Though you wouldn’t always know it from what you read or see on TV, it should go without saying that you don’t have to be an elected official or a bigwig with an impressive title and a golden parachute to make a difference. Case in point: Trey Enfinger, who has quietly made himself a valued member of the community.
Born in Woodstock, Georgia, Enfinger (28) followed his family to the Augusta area in 2005.
“I was looking to get out of Atlanta,” he says. “My dad had moved down here a couple of years before me. He was pastor at WesleyUnitedMethodistChurch, so I figured I’d come give this place a shot, and as soon as I got here, they skipped out of town and I’ve been here ever since.”
Enfinger didn’t grow up a preacher’s kid, however. Being a pastor was his father’s second career.
“He actually had a business in Atlanta and sold it when I was probably 16 or 17,” he says. “Once he sold his business, he went into mortgage brokering. He helped a couple of people he knew get their businesses off the ground, but he wasn’t enjoying any of it, so he sat us down one night and told us he was going into the seminary.”
Other than a minor lifestyle change, the move didn’t affect Enfinger or his sister too much, though he admits it was a different story for his mother.
“She’s the one who’s had to keep moving every couple of years,” he says. “He’s at his fourth appointment right now.”
Though Enfinger was glad to get out of Woodstock, which is just outside of Atlanta, it took him awhile to get used to Augusta.
“Everybody says there’s nothing to do in Augusta, but there is, you just have to figure out what it is,” he says. “It’s not as cut and dried as a Dave and Busters and six different Dave and Busters concepts where you can go and kill some time. It took some adjusting once I got here.”
It didn’t take him long, however. Soon he was involved at Wesley United Methodist, where he and Columbia County School Board member Mike Sleeper do sound and lights for the traditional worship service every Sunday along with weddings and funerals and special events. Before he knew it he was working logistics for the Greater Augusta Arts Council at Arts in the Heart, which put quite a bit of involvement on his plate.
“Leading up to the event, we do the measurements and the layout on the streets to make sure everything is going to fit for the stages and the vendors,” he says. “We also deal with business owners that we’re going to be blocking and do a little PR with them so they’re not too upset about shutting the street down. It’s time consuming, but once the festival starts, it’s really just putting out fires.”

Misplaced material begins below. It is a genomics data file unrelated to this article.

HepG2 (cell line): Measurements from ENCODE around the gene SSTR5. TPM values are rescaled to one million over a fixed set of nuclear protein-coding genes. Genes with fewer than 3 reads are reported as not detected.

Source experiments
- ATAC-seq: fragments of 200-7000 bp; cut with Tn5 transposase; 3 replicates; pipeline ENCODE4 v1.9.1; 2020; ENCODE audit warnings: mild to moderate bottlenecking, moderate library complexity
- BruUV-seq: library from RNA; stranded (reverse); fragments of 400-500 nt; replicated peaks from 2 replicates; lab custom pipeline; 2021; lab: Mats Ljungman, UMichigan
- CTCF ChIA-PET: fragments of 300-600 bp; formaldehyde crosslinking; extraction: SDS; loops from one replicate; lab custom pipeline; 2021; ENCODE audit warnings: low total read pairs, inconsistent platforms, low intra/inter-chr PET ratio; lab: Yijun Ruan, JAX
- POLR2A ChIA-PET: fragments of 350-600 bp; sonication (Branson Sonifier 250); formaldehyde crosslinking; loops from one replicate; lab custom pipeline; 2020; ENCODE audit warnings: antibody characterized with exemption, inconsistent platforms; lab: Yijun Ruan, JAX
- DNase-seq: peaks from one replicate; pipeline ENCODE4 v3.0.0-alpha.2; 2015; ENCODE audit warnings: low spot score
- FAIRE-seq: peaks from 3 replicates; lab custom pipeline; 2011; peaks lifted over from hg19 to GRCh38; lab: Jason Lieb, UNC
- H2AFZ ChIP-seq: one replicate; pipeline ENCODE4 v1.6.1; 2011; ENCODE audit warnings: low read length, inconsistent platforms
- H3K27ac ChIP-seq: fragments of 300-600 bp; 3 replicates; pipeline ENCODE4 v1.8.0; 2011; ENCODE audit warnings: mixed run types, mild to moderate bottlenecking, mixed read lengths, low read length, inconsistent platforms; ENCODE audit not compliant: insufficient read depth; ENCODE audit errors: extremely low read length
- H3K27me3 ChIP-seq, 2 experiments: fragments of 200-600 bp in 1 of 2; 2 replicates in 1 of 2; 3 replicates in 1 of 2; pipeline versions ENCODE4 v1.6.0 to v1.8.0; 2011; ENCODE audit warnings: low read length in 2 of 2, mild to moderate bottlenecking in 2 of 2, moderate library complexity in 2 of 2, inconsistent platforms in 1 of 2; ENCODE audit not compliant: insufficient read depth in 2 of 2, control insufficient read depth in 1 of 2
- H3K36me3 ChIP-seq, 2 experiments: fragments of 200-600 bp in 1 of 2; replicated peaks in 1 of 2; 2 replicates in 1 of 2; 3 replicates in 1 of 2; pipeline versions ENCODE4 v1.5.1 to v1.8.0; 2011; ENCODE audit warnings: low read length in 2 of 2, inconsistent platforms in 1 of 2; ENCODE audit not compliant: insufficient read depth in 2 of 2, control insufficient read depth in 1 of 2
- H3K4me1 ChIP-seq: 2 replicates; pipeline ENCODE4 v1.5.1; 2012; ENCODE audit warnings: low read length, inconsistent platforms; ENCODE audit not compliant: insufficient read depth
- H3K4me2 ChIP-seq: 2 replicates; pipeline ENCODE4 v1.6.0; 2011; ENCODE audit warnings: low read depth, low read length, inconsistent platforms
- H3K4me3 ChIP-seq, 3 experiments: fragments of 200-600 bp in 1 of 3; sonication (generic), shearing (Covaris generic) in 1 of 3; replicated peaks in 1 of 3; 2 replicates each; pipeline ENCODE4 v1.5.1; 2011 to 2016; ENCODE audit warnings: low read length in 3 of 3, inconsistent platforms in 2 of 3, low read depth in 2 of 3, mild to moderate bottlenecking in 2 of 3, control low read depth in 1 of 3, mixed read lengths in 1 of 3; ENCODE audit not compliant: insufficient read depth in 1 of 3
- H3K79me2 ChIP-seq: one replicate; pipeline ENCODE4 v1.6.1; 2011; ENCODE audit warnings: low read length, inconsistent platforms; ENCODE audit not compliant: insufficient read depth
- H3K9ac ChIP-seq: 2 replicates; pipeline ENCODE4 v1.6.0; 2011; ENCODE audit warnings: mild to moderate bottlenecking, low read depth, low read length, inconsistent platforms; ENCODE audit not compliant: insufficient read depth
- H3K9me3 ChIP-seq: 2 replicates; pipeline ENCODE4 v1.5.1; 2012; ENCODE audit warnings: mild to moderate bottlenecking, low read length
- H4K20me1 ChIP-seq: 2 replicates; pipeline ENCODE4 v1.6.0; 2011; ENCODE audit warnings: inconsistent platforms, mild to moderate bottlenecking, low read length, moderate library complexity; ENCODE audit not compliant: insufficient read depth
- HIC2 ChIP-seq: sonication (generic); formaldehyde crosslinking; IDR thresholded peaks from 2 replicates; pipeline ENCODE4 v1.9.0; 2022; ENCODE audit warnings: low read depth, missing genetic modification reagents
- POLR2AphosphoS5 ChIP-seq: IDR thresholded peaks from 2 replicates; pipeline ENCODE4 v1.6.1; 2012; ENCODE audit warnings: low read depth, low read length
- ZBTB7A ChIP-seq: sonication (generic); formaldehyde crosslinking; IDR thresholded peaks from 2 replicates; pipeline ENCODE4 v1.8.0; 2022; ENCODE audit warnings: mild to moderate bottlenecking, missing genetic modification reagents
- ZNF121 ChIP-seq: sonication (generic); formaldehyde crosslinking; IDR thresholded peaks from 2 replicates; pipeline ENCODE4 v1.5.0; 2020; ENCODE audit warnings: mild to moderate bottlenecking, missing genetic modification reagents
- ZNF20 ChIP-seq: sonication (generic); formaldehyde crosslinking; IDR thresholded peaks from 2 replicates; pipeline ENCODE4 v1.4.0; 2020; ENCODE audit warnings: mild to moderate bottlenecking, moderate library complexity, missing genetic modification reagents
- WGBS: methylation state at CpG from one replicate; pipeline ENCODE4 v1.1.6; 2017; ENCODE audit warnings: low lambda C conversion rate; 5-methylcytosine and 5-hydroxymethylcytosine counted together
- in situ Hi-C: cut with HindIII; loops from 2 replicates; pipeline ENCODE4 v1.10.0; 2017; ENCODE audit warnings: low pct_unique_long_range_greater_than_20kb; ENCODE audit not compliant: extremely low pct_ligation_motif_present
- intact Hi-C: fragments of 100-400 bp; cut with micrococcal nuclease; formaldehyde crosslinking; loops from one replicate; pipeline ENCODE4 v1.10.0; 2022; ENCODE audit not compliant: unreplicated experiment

Last year, when some of the grease mats they supplied to the different countries cooking along the Common started getting torn up, logistics was in charge of running to Walmart and pretty much buying them out of kitty litter to absorb the grease.
“Of course, while all that was happening, the country that was cooking on the grass caught the grass on fire with their stove,” he says. “There’s always something.”
Before becoming part owner of the Evans location of Maryland Fried Chicken, Enfinger worked at the Pizza Joint for five years, starting as a manager, then moving to the general manager position at Aiken and then back at Evans.
“The thing I probably miss the least is scheduling,” he says. “It was a nightmare. At the height of our staffing at the Evans location alone, between the kitchen and the servers, we probably had 70 employees, and the ones up front are anywhere from high school to college to a couple of years out of college, so they’ve got their own things going on in life and their job’s aren’t necessarily their biggest priority.”
Moving over to the Maryland franchise, he was able to experience the joys and struggles of being an entrepreneur.
“I definitely enjoy being my own master,” he says. “It’s a little stressful not having a guaranteed income where you know what’s coming the first and fifteenth of every month, but I do enjoy being my own boss.”
Though he says he has another entrepreneurial project lined up, it won’t be another restaurant.
“I’m kind of over that,” he says “My business partner, David, and I had a third partner, so we both sold our interest to the third partner and figured we’d go tackle something else.”
In the meantime, he’s currently working for Jani-King.
“It’s the first time in awhile that I’ve had to show up at an office on somebody else’s time frame,” he laughs.
With a May 3 marriage to fiancée Brittany Barr, Enfinger’s showing no signs of slowing down, though he won’t commit to having too detailed of a plan laying out his future.
“When I was at the Pizza Joint, we were working with the owner to grow the business, so then my plan was to be with the Pizza Joint and have 20 stores open,” he says. “Then we went and did our own restaurant, so my plan was to grow that into a couple of stores. Now, we’re working on another venture, so the plans have evolved a couple of different times.”